City of Ashes by Cassandra Clare
My rating: 1 of 5 stars
The following review is filled with spoilers, whining, complaining, ranting, and the destruction of everything people love about this series. Please read responsibly.
When last we left our intrepid heroes, Clary "Mary Sue" Frey discovered she was part of a super special group of people called Shadowhunters. (That should be two words, by the way.) She falls for shmexy jerk-face Jace, only to find out that he is her brother and that they are the long lost children of stock baddie, Valent... Oh, I can't do this.
This book only had one thing going for it. Good pacing. But even that couldn't save it from a whole host of other issues. Many of them were the same as with the first novel: bad characterization, terrible metaphors, and inconsistency. Now that I'm the second novel into the series, I will bring up another issue Clare has: shallow and generic world building.
First off, my reaction:
IF YOU WEREN'T A LIBRARY BOOK, I WOULD BURN YOU!
A little dramatic, but I think you get my point.
Now for the Character Breakdown!
Clary: In my last review, I complained how Clary was just a mean, whiny little girl. Well, this time around, she's not as whiny. She's just a complete bitch. Yup. I said it. Clary is a bitch. She strings Simon along, bosses people around, and yells at the poor guy on the subway who wanted to see if she was okay. I happened to be reading the Dragon Ball manga in between reading this monstrosity, and came across this panel of Frieza with his arms folded and a bubble that said, "Stop saying stupid things." After that, every time Clary spoke or thought, that image popped into my head. I'd post it here if I didn't want to get busted for copyright infringement. (Cough, Clare. Cough.) My point is, Clary is not likable, at all. At. All. I do not sympathize with her plight. I feel nothing.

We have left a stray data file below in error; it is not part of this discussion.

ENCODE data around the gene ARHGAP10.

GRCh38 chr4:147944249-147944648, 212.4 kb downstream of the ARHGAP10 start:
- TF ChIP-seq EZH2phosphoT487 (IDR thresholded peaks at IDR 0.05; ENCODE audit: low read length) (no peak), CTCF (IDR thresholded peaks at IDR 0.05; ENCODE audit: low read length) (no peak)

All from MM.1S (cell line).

Part of this could have to do with her Mary-Sueness. Clare wants her to be oh so beautiful, oh so powerful, and oh so wonderful. She never gets so seriously hurt that a healing rune can't fix it, and she saves everyone else with runes she pulls out of her ass. At one point Magnus says that things can't be created out of no where, and then Clary does it. But then Clare throws in something about hearing angels, and then doesn't clarify. It makes no sense right now. She's just so friggin' special. It's just, uh... She frustrates me so much there are no words for it. It is further exacerbated by her pining for Jace. Even if they didn't think they were related at the moment (because I know they aren't), there is something uncomfortable about it. It could be because they're both irritating. Which brings me to my next character...
Jace: What is wrong with this kid? His daddy issues are so overblown, they have their own daddy issues. He pines, he whines, he makes me want to punch him in his smart-assed face. At least he wears jeans occasionally this time. Yet he still makes so many hard-headed, stupid decisions that get other people into trouble, I would lock him up just to keep others safe. He's really bad for the other characters' health. Clare goes out of her way to make him seem like the perfect warrior. She goes so far as to have Clary (Stop saying stupid things.) mention that fighting is just like sex for Jace.
This made me hang my head and shake it. Pop culture has its share of war-loving races. If you've seen an episode of Star Trek:TNG that goes into Klingon culture, then you get what I'm talking about. Sparing is foreplay. Hell, in ancient Sparta, men had to capture their wives. A man was successful if he didn't get the holy hell beaten out of him because the women were just as well trained. Knowing this, I couldn't believe Clare went there. Jace comes off as having a death wish. I never got the sense he "got-off" fighting things in this sequel. Clare doesn't really understand that a true warrior prefers to talk with his fighting skills than with words, and Jace uses a lot of words.